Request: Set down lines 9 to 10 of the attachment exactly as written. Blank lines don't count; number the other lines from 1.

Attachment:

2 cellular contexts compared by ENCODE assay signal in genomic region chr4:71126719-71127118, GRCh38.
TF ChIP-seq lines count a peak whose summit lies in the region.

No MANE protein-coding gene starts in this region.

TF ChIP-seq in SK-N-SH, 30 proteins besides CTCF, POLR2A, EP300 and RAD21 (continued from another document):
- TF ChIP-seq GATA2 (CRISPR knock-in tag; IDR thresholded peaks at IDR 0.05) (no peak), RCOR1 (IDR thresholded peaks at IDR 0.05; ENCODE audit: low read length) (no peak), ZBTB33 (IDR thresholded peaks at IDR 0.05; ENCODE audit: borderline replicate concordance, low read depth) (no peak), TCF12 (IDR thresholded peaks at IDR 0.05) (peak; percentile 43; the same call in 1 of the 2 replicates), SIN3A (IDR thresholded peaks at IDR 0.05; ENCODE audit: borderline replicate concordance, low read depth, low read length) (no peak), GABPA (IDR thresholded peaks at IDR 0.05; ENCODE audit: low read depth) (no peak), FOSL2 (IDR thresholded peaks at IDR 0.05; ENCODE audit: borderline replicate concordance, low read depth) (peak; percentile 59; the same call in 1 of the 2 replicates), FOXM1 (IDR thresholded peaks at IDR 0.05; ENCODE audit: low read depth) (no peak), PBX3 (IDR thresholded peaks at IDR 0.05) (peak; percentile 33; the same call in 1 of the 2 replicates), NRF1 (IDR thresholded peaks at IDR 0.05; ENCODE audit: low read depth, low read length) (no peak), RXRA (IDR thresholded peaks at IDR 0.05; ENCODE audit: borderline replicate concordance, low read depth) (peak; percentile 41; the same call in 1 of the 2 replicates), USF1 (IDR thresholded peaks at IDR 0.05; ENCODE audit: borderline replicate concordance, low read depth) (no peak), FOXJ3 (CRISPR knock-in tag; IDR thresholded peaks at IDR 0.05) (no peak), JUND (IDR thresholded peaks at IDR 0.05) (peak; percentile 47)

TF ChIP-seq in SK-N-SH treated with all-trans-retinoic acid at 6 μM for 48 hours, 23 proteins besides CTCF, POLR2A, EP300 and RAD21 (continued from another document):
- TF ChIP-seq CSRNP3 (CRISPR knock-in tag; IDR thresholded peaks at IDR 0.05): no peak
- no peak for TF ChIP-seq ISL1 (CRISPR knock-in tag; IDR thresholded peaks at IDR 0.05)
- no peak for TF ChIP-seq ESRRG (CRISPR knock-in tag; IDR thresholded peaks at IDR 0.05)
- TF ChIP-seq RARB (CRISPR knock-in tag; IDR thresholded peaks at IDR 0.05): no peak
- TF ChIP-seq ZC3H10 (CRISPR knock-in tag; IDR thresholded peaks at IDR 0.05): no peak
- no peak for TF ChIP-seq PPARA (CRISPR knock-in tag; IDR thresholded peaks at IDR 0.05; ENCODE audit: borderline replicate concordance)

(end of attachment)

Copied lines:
- no peak for TF ChIP-seq ESRRG (CRISPR knock-in tag; IDR thresholded peaks at IDR 0.05)
- TF ChIP-seq RARB (CRISPR knock-in tag; IDR thresholded peaks at IDR 0.05): no peak